Tolerance to Aluminium toxicity in Tanzanian sorghum genotypes
AbstractAluminium (Al) toxicity is a major abiotic constraint on grain sorghum (Sorghum bicolor L. Moench) production on acid soils in East Africa. Aluminium in acidic soil inhibits water and mineral uptake from and consequently, reduces plant vigour and yield. A study was done to determine genetic diversity of Tanzania’s sorghum for response to Al toxicity. Five day old seedlings of 98 sorghum genotypes were subjected to 0, 148 or 222.25 moles of Al3+ supplied as Al2 (SO4)3.16H2O in Hoagland’s nutrient solution. Seedlings were raised in a growth chamber for five days, after which root lengths were recorded. Net root growth was used to discriminate the germplasm into phenotypic groups. The genotype MCSR T33 exhibited highest net root length and was classified as tolerant. Wahi, MCSR T69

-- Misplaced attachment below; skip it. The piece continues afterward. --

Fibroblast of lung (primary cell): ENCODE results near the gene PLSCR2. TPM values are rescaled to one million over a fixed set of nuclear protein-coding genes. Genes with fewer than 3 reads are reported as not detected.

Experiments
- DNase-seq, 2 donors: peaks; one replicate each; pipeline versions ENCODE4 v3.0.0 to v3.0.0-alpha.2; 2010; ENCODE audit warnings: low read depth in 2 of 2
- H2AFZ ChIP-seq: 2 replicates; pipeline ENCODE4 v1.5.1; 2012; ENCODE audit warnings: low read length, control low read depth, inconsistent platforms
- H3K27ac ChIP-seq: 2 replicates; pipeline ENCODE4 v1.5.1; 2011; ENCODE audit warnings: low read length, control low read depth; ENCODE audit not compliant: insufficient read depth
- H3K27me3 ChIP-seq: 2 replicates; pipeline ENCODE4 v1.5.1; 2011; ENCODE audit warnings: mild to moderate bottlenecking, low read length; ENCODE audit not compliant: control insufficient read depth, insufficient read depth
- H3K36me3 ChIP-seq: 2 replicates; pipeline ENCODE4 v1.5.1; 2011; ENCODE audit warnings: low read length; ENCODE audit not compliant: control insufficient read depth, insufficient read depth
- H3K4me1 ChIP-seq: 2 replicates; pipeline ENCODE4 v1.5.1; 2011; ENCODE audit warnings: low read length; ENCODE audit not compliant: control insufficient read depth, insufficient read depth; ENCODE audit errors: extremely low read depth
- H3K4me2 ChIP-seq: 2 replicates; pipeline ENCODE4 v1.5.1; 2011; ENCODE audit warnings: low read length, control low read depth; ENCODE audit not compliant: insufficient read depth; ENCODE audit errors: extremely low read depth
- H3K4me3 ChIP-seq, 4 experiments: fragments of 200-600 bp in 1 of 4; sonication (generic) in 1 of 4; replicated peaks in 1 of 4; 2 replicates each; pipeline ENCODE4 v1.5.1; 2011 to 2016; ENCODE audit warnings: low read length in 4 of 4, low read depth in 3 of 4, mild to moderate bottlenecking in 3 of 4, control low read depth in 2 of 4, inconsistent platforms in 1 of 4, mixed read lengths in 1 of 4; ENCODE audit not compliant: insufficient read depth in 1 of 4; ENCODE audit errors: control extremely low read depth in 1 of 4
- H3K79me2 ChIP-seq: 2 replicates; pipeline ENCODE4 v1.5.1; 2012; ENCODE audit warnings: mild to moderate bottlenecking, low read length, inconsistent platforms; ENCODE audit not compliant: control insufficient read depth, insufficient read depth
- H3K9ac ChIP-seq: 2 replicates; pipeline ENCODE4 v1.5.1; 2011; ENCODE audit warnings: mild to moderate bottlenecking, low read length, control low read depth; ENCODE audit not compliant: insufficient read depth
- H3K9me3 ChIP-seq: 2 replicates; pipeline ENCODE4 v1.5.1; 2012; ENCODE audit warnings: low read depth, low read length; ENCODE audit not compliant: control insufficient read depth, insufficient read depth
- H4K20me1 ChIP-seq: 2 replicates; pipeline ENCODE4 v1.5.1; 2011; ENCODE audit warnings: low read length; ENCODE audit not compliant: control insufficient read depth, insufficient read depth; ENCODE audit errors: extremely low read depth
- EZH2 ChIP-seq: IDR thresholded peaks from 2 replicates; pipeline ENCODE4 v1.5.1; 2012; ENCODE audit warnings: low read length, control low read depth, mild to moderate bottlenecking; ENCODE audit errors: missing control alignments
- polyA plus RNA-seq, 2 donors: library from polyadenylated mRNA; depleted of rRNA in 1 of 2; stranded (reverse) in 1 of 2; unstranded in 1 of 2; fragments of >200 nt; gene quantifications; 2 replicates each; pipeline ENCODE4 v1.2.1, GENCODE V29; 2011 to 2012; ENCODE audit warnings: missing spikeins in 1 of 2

and MCSR T11 were moderately tolerant, while the rest were susceptible.